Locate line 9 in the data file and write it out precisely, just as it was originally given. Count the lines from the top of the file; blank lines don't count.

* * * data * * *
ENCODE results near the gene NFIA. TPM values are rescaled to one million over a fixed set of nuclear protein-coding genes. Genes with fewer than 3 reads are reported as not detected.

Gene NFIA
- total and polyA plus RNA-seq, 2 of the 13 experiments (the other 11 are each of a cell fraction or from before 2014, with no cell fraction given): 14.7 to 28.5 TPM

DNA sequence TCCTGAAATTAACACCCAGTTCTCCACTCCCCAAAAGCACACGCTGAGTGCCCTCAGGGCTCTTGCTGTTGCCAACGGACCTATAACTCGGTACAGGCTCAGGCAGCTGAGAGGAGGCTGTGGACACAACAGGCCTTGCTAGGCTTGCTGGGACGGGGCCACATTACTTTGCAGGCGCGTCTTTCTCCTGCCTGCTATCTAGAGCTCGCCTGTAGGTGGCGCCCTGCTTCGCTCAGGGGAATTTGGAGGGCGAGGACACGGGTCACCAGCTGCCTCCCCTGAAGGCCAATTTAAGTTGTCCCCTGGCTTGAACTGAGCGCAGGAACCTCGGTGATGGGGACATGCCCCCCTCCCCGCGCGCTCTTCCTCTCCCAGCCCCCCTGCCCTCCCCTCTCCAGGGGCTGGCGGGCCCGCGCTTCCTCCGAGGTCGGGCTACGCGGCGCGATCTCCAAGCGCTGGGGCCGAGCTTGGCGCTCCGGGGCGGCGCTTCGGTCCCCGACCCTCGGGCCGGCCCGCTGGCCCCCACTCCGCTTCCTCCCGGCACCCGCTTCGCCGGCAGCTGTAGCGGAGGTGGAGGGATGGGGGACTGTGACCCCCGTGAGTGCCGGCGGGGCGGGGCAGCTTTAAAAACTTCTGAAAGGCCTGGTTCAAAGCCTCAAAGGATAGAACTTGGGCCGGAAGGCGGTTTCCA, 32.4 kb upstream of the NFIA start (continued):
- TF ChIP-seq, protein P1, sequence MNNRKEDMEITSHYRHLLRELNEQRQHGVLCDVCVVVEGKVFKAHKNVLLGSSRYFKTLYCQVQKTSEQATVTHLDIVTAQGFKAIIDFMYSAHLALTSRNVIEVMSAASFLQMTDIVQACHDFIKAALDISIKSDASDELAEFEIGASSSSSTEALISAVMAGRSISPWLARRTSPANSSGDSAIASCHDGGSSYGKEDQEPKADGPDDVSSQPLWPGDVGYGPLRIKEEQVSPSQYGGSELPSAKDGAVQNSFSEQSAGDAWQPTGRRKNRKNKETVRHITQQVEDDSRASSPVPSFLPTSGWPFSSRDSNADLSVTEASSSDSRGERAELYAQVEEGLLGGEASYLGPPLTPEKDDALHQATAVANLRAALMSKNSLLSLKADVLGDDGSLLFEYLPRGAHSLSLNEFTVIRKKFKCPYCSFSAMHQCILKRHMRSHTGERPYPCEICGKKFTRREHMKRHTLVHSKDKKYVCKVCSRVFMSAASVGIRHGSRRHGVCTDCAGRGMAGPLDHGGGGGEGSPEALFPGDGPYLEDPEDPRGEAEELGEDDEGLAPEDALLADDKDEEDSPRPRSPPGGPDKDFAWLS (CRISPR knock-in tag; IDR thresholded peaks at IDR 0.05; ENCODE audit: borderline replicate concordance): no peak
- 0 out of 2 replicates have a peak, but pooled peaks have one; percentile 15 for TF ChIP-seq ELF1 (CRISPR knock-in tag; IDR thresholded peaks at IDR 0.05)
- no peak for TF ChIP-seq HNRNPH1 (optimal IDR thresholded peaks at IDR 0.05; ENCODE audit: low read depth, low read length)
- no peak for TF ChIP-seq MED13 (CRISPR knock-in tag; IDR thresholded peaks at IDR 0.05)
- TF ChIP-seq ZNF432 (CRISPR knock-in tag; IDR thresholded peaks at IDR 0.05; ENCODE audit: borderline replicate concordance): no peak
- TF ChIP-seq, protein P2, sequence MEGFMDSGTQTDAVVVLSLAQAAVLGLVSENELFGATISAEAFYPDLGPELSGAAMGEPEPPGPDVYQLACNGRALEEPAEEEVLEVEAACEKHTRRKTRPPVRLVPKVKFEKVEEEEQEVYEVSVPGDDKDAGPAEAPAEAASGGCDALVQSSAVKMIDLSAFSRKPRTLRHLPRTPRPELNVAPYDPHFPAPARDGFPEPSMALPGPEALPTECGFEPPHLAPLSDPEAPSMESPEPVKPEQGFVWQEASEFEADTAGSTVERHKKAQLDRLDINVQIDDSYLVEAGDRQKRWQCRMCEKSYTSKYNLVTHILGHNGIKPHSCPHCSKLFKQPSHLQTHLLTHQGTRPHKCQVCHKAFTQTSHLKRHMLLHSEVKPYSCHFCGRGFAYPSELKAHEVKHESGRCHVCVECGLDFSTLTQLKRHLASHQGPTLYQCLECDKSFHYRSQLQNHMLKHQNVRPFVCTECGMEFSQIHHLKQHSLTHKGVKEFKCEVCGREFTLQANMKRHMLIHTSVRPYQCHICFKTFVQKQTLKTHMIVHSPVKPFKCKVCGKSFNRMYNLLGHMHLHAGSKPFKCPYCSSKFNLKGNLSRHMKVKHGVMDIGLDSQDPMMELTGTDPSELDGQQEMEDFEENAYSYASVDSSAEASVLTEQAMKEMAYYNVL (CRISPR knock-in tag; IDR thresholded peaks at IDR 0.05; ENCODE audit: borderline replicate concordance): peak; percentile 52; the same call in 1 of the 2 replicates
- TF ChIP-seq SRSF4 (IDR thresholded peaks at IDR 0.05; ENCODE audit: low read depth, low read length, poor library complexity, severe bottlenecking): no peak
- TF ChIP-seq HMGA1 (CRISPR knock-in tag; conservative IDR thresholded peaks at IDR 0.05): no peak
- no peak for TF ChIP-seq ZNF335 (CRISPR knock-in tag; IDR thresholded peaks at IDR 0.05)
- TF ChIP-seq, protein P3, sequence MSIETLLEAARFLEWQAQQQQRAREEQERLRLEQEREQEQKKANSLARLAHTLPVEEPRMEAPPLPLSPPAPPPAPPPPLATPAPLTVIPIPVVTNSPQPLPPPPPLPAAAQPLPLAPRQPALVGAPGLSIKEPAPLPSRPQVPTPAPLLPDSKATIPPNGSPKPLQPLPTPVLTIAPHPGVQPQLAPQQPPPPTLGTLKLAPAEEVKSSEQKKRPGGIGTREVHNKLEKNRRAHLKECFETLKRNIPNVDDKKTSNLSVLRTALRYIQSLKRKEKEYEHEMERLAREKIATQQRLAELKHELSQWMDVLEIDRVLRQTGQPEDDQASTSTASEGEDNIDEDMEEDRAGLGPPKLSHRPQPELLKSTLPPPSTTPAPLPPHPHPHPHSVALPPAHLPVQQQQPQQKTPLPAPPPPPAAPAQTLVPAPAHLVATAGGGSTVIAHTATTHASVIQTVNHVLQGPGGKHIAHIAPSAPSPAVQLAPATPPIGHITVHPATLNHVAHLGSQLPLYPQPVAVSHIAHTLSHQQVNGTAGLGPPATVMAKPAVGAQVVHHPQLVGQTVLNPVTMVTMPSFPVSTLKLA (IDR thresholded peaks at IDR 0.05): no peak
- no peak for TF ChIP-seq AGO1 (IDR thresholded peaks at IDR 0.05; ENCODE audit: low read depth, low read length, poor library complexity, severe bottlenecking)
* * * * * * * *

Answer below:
- TF ChIP-seq ZNF432 (CRISPR knock-in tag; IDR thresholded peaks at IDR 0.05; ENCODE audit: borderline replicate concordance): no peak